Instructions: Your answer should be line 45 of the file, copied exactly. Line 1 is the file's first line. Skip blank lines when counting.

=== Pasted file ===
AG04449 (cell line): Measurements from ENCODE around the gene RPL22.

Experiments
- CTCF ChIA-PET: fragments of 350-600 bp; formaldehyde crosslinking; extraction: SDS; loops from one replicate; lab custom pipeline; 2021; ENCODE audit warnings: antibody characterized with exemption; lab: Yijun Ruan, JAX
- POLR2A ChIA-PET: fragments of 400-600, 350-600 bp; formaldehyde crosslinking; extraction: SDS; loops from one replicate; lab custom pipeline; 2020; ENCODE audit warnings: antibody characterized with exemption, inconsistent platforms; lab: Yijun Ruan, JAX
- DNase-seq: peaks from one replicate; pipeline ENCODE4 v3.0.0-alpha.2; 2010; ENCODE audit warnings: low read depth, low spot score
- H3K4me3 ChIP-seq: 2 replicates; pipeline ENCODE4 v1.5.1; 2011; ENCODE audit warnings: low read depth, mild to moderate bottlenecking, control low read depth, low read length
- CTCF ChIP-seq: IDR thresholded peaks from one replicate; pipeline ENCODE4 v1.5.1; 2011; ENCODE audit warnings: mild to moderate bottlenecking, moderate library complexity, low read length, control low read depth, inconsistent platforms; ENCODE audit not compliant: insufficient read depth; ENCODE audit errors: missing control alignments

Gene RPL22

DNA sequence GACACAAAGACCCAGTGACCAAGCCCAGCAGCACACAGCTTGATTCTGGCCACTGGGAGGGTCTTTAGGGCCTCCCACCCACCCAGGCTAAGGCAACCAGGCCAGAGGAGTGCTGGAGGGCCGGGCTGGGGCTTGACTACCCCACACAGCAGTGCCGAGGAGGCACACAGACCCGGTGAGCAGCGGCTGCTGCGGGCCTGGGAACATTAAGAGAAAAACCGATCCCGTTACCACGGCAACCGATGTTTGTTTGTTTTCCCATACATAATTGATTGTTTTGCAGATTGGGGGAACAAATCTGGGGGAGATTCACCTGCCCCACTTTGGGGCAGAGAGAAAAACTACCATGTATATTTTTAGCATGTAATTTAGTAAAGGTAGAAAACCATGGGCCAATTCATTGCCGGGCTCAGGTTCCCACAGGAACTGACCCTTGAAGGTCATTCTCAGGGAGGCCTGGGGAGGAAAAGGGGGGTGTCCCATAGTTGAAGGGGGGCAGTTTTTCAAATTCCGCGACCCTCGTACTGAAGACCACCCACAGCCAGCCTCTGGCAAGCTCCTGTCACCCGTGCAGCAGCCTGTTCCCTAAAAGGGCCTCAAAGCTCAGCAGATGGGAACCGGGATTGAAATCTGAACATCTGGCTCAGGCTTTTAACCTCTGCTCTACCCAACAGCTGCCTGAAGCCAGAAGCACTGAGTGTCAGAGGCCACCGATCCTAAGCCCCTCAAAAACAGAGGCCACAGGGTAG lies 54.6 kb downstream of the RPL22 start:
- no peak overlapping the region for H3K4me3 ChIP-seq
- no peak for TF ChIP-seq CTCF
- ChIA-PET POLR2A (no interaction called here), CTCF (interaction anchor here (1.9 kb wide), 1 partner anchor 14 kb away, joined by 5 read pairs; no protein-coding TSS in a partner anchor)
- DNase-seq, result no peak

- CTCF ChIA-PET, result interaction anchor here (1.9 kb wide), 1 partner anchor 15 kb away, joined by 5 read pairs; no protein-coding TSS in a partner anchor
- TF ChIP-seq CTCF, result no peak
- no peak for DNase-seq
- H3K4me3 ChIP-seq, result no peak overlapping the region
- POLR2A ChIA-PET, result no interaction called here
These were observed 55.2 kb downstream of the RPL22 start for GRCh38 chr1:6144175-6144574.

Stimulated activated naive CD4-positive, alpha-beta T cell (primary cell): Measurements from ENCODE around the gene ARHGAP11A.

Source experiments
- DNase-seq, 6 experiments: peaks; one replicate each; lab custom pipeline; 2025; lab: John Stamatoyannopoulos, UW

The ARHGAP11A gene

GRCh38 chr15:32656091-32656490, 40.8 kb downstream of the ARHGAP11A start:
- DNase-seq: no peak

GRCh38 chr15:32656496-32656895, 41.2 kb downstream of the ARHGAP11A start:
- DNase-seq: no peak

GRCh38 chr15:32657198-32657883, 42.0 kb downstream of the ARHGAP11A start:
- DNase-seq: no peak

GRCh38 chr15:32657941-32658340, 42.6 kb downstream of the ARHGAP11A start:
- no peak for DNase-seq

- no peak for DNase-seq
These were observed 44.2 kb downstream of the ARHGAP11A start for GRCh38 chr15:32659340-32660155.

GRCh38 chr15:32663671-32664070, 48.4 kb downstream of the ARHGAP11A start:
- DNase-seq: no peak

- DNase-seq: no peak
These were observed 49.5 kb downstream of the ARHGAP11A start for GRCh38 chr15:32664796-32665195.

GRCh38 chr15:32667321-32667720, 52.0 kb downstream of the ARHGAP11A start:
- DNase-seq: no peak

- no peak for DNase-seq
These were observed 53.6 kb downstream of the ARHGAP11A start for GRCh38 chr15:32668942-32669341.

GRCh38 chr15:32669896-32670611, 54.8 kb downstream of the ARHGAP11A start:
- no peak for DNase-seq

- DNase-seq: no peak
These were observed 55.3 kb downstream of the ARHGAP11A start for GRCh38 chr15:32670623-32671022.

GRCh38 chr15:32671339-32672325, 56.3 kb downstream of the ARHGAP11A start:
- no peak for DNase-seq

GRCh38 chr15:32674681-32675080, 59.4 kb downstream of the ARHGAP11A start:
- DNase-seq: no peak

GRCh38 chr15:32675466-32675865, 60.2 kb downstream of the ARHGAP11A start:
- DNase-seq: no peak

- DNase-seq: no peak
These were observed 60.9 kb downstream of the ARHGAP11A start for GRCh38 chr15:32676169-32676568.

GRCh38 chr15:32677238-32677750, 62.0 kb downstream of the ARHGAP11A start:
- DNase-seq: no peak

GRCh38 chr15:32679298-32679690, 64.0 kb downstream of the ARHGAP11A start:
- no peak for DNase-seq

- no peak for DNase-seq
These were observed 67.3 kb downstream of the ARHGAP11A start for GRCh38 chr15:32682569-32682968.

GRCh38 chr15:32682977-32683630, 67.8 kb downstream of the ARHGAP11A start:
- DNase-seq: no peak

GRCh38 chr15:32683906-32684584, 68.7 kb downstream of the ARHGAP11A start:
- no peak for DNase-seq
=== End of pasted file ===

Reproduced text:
These were observed 55.3 kb downstream of the ARHGAP11A start for GRCh38 chr15:32670623-32671022.